Staying hydrated is important

Becky B. Gautreaux

By BECKY B. GAUTREAUX, RD, LDN, LSU AgCenter St. Mary Parish Area Nutrition Agent

Your drink is as crucial as your meal. Be mindful of your beverage since many are loaded in non-nutritive calories and sugar. Some contain too much fat or sodium.
Here are some tips to make a better beverage selection:
1. Drink plain water whenever you are thirsty. Regular soda, sports drinks and other sweetened beverages contain added sugar providing more calories than needed or bargained for. Adults and children take in 400 calories a day in beverages. To maintain a healthy weight, sip water throughout the day.
2. How much? Your thirst is your guide. Everyone needs a different amount of fluids depending on your activity level and health. Increase water consumption if you are very active, pregnant, work in hot conditions, or an older adult. Your urine color is also a good indication of hydration. You are drinking enough if your urine color is pale yellow or colorless. It’s time to drink up if your urine is small in volume, strong-smelling or dark in color (although taking certain vitamins and dietary supplements may also temporarily darken urine color).
3. Be a bargain drinker. You can save money by drinking water from home or when eating out. Instead of buying bottles of water every day, bring a jug of water to work and refill your cup. When eating out, ask for limes, lemons or even oranges to flavor your water.
4. Hungry or thirsty? Sometimes you think you are hungry when actually you are thirsty. Next time you go to grab a snack, drink a glass of water and wait 10 minutes — are you still hungry?
5. Be a role model. Have water, low-fat or fat-free milk or 100 percent juice accessible in your home for the whole family to drink. Put healthy drinks in ready-to-go containers for rushed mornings. They will be easier to grab when away from home. Kids will follow in your footsteps and drink what you drink. It is recommended for children (depending on age) to drink ½ to 1 cup, and adults no more than 1 cup of 100 percent fruit or vegetable juice each day.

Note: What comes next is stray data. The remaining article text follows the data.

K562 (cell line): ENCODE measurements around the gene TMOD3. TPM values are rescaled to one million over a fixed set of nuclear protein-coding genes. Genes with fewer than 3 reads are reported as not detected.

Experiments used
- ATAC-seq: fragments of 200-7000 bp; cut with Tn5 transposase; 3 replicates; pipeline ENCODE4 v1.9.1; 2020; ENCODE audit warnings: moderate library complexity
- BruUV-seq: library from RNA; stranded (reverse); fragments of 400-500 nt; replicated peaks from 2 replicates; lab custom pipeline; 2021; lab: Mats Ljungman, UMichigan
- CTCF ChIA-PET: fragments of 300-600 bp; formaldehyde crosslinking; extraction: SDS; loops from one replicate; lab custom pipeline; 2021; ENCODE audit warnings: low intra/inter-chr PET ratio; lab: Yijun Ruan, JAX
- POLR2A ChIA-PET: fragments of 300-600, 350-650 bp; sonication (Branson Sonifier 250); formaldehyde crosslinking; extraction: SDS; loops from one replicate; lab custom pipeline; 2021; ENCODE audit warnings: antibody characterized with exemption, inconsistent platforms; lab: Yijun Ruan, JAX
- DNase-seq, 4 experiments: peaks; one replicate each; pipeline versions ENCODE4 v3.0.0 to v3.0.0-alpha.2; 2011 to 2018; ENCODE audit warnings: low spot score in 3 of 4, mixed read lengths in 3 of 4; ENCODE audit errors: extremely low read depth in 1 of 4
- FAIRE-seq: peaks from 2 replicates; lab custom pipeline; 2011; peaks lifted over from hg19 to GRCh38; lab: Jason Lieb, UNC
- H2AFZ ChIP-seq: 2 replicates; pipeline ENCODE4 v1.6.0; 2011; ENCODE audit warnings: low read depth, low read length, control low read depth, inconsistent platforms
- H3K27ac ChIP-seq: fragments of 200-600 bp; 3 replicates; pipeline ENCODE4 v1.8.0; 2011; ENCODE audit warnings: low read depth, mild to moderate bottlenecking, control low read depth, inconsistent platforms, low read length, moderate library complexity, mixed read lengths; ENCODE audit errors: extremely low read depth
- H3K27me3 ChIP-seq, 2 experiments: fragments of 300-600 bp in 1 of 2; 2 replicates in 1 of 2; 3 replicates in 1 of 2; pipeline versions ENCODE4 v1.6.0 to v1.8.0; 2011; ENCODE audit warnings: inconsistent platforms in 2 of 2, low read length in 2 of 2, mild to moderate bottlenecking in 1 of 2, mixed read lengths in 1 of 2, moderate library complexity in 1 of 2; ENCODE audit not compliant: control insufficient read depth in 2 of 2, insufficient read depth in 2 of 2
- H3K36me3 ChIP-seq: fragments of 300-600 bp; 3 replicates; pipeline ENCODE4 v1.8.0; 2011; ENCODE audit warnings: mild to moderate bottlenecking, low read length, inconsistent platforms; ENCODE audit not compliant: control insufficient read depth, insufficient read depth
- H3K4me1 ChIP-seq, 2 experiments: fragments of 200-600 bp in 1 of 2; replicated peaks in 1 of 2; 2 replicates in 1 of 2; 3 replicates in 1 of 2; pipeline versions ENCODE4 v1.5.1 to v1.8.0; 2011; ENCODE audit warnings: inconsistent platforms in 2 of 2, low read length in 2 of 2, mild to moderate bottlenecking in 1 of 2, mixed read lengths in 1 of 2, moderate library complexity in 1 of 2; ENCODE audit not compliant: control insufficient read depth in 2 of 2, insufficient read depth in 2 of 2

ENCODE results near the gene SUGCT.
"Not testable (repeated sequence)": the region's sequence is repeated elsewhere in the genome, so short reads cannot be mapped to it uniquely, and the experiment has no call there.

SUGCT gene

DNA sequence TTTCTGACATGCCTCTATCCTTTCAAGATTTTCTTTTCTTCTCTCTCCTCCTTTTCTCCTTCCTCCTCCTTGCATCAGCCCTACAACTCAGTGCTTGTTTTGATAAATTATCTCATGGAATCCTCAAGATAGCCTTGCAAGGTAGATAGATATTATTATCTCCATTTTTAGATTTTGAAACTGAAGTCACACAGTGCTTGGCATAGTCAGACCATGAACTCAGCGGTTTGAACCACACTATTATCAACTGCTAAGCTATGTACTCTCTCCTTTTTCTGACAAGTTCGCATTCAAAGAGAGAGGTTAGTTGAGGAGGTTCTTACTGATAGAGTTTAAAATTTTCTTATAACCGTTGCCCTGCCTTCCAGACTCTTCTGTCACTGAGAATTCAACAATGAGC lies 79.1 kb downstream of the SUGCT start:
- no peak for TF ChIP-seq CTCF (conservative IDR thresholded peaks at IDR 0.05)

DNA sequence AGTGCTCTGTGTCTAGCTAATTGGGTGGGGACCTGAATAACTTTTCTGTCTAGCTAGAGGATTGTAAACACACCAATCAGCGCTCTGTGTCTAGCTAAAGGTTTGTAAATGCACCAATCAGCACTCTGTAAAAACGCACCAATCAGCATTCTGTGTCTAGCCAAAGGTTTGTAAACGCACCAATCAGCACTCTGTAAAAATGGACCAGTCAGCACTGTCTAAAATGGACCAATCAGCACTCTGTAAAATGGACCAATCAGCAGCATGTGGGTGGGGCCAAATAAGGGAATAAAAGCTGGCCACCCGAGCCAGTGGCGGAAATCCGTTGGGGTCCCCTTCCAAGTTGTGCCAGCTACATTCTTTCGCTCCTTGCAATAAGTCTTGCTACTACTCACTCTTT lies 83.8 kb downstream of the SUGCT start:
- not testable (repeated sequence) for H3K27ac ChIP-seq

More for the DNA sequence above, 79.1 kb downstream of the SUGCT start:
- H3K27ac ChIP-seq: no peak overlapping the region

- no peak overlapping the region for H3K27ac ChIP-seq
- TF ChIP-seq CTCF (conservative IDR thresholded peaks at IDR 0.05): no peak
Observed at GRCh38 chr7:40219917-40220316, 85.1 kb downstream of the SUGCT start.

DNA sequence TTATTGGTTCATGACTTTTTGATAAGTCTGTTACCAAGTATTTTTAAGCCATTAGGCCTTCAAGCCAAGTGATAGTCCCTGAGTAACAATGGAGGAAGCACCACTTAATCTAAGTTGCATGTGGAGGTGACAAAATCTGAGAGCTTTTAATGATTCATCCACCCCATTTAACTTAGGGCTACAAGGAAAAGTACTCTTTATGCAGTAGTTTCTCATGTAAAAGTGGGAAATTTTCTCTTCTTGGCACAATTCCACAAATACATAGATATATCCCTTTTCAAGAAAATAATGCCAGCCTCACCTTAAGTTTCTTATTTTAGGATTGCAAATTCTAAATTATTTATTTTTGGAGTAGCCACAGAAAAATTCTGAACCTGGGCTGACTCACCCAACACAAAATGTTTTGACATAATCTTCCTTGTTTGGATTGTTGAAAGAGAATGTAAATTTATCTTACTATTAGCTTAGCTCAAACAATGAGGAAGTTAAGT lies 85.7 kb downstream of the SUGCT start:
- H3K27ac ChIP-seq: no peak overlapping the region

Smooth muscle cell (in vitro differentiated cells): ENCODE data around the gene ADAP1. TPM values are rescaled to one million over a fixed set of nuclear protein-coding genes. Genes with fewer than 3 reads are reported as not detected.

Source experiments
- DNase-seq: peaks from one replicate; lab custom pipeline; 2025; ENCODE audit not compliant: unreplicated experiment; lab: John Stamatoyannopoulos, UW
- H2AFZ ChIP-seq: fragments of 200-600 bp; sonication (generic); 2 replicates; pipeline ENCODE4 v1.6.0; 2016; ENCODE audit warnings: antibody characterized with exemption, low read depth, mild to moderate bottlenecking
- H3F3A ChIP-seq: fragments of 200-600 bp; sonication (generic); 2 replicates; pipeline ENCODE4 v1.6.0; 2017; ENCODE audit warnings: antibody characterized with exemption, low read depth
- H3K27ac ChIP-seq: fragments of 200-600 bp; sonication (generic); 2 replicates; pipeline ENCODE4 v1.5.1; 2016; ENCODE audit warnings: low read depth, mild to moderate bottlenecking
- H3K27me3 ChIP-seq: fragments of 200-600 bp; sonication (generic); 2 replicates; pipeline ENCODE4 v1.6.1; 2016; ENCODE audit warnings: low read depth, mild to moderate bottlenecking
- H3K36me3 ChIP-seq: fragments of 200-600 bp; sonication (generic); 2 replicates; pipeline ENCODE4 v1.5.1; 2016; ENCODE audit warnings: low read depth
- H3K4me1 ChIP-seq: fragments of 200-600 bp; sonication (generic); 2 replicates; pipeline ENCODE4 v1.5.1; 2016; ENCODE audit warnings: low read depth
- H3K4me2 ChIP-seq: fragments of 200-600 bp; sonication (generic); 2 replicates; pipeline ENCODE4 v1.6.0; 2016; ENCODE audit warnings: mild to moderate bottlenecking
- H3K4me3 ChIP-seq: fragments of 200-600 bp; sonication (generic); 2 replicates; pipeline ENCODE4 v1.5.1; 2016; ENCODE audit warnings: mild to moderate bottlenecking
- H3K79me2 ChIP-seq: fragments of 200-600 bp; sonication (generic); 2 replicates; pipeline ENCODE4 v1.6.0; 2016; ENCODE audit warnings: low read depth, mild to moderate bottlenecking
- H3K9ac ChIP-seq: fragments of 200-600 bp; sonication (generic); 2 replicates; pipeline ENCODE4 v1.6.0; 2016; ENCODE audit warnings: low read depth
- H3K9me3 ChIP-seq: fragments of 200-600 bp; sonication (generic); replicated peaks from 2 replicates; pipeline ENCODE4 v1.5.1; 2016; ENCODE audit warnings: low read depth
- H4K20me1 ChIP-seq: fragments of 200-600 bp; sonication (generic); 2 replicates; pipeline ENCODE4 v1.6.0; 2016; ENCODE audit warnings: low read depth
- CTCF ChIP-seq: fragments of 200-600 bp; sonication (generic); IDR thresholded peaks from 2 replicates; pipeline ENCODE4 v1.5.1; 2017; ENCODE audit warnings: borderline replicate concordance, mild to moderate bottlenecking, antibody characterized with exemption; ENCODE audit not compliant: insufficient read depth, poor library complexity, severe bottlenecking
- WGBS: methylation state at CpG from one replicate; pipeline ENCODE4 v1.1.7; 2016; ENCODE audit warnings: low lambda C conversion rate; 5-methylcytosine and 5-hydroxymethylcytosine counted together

6. Want milk? Choose low-fat or fat-free milk or fortified soymilk. Each contains key nutrients such as calcium, vitamin D and potassium. Children 2 to 3 years old need 2 servings of dairy a day, while children 4 to 8 years old need 2½ servings, and anyone older needs 3 servings.
7. Savor the moment. When water will not satisfy you — enjoy your favorite beverage, but just cut back. Check the serving size in the can, bottle or container to stay within your calorie needs. Select smaller cans, cups or glasses. Sit back and savor each sip.
8. Working out? Try the “weigh-in” technique for rehydration. Weigh yourself before and after exercise and drink 16- to 24-fluid ounces to replace each pound lost. Pick a drink that appeals to you. Of course, plain water is a great replenisher, but if you don’t like water, you can still stay hydrated by drinking other liquids.
9. Be aware. Use the Nutrition Facts label to choose beverages at the grocery store. The label contains calories, fats and total sugar. Read the ingredients list to check for added sugars. Remember when choosing juice, “100 percent juice” should be in the list.
10. Research. Food-A-Pedia, an online feature available at, can help you compare calories, added sugar and fats in your favorite beverages.
Follow these tips whenever choosing a beverage.
Water is a crucial component in our body making up 60 percent. Replenish it daily and frequently.
For more information contact Becky B. Gautreaux, RD, LDN, LSU AgCenter St. Mary Parish Area Nutrition Agent at the St. Mary Parish LSU AgCenter office, 500 Main St., Room 314, Franklin. She can be reached at 337-828-4100, ext. 300 or via email at bgautreaux@agcenter.
Source: www.ChooseMy

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